Query the lack of power in a Smart and they'll point to how much fun the car is to drive – this is all to do with the battery pack being in the floor, making a better centre of gravity.
Couple this with the fact that you can get the equivalent to 300Mph to the gallon and electric cars start to make a little bit of sense.
TechRadar managed to test drive the Smart ED (Electric Drive) which has been given a limited rollout of 100 for select members of the public to use (government officials, lecturers etc) and we were genuinely surprised by how well it ran.
Despite expecting it to be an experience akin to driving a milk-float, the drive was smooth and there was actual power when you put your foot down. Getting to 0-30 takes around 6.5 seconds, with a top speed of 60Mph.
The lack of engine noise did lead us to think we were constantly stalling but, hey, the BARBUS' 'fake racing car noise' will soon put a stop to that.
"The next batch of 100 eco cars aren't about testing the car," explained Moos when we asked about the next-gen of EDs (due at the end of 2009). "We want to test the customer."
When asked whether the biggest hurdle to get over for electric car manufacturing was the technology or the consumer, it was agreed that a lot needs to be done to sway consumer opinion away from petrol-based vehicles.
Mercedes-Benz has released a number of cars to ease the consumer into eco-aware car consumption. Straying from the ED is the Smart 'FourTwo cdi' – a diesel-based car that currently boasts the world's lowest CO2 emissions for an automobile.
But it's electric vehicles that are favoured for the future, with champions like London Mayor Boris Johnson, saying recently: "It is absolutely fantastic to see manufacturers like Smart leading the way to make the electric vehicle an easy choice for Londoners."
London could be one of the biggest trend-setters for the electric car, with a multitude of benefits set to come to owners. Enticements like the lack of Congestion Charge, free parking and the fact it costs around £1 to charge the battery could sway urbanites to go electric.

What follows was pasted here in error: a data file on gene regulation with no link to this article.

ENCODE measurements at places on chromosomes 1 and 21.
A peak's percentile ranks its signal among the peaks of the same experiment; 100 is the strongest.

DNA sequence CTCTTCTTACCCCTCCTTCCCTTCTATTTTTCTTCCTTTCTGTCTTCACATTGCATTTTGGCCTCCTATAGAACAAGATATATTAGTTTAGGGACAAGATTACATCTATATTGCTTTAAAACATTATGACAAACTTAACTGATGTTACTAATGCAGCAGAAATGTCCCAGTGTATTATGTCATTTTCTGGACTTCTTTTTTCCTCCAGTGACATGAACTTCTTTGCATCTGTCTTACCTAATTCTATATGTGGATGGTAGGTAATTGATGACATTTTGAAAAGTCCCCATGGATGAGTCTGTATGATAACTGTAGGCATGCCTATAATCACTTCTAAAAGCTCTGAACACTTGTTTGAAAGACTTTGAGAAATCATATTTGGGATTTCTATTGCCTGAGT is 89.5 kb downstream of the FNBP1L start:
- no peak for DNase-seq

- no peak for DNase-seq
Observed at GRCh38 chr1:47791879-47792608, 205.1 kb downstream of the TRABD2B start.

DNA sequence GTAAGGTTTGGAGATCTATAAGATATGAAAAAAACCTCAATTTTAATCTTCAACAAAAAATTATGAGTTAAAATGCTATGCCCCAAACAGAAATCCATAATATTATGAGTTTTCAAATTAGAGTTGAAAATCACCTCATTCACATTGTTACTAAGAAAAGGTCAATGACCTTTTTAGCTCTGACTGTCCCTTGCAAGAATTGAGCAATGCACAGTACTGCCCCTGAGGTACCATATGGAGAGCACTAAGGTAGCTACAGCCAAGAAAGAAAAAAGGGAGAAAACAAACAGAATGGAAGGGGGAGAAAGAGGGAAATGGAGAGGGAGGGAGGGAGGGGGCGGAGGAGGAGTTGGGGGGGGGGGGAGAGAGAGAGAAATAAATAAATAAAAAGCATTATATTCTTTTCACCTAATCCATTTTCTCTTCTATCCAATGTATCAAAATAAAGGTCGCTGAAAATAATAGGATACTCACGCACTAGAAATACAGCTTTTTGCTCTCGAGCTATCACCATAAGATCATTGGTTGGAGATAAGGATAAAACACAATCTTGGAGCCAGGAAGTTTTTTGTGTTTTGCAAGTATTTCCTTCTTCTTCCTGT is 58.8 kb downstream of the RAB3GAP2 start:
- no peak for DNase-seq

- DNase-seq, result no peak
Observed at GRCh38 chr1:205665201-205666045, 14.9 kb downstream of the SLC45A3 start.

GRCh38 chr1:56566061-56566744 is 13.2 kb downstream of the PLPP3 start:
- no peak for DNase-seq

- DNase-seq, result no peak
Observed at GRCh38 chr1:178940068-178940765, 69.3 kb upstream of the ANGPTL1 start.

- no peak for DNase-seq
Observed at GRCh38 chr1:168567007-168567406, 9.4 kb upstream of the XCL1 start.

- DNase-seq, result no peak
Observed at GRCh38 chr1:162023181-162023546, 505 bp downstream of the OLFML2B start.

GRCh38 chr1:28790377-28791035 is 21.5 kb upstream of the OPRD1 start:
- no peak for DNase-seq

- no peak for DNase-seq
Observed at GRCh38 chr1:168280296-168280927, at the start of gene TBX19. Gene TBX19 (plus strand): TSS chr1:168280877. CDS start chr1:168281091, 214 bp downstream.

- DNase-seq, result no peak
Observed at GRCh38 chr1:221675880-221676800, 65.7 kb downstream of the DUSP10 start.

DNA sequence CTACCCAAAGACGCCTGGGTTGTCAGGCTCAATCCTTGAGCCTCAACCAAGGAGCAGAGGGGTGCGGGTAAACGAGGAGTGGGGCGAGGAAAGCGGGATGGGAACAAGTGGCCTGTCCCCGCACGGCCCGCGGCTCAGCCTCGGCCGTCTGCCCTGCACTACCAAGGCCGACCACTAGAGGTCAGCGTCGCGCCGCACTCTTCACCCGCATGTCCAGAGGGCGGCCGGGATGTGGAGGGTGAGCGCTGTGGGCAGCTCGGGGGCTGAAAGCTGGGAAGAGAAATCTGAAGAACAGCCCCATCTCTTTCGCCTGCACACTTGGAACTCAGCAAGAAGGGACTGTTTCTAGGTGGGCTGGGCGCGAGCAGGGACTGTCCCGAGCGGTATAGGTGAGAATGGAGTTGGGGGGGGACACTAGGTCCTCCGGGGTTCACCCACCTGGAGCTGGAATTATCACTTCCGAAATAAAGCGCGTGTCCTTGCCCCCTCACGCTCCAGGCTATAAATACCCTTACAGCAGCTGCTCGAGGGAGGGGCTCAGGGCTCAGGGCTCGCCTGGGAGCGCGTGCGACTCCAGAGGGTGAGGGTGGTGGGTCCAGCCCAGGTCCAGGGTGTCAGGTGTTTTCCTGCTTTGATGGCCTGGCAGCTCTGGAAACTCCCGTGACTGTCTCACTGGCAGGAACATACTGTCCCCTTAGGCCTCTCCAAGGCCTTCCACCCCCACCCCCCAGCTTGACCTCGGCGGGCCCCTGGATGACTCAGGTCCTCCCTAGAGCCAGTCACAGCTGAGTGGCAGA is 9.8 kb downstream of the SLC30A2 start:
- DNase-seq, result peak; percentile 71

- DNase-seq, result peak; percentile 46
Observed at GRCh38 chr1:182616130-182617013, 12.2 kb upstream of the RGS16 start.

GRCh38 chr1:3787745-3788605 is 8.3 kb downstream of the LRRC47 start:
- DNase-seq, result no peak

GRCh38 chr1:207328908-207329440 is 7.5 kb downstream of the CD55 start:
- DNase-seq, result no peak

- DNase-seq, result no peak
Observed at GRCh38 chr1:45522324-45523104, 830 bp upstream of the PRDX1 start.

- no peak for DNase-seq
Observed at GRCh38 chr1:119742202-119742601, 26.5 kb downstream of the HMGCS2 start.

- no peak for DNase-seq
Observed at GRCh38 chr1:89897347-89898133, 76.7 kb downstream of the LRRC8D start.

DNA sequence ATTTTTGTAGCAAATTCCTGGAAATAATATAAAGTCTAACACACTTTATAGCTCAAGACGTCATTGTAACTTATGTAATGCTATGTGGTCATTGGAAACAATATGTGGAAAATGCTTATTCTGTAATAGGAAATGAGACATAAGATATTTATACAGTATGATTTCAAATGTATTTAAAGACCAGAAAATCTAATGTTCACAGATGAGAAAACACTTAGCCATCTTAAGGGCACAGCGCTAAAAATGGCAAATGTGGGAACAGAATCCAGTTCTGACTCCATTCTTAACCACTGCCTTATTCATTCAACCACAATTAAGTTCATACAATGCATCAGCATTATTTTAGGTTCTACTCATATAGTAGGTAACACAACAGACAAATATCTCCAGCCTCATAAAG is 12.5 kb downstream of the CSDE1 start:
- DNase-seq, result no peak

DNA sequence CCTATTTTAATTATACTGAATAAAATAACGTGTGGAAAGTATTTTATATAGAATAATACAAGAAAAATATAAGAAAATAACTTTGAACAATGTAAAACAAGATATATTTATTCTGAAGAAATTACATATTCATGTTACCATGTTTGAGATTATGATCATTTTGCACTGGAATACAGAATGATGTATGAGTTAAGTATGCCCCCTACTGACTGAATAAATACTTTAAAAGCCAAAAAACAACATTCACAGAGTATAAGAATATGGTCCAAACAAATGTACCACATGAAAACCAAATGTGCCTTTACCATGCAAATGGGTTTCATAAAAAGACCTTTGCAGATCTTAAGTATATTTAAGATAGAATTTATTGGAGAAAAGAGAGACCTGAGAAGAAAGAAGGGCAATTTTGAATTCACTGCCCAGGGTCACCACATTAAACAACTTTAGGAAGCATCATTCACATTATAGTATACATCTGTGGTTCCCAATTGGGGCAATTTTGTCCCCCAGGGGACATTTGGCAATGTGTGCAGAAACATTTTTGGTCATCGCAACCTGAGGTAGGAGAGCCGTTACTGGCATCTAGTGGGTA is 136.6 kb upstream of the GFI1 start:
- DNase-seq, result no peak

The heart of the electric car is indeed the battery. Recently Smart announced a link-up with Tesla to produce batteries for the Smart range. Tesla is a big name in the electric car world. Its CEO is ex-PayPal co-founder Elon Musk, so the company isn't exactly short of money, and its Tesla Roadster shows that even sports cars can benefit from electric technology.
Using lithium-ion technology, early prototypes has the batteries running to a range of 100Mph, but this all comes at a cost; something that will need to be reduced if mass-market appeal it to happen.
But when can we expect this mass rollout? "With the electric car, we are currently doing tests in London, Rome, Paris and the United States," explained Moos, "we are looking to going into full production by 2012."
It's quite an apt time for mass production of the electric car, considering the Olympics are set for that year.
To go from 100 electric Smart cars in the world to this sort of availability will take an Olympic-sized effort from Mercedes-Benz, but Moos is extremely confident that the Smart brand is the brand to guide the automobile in the UK to an eco world.
"What we are doing at Smart is important. As our CEO once said: if the Smart car wasn't invented 10 years ago, then it would have to be invented now."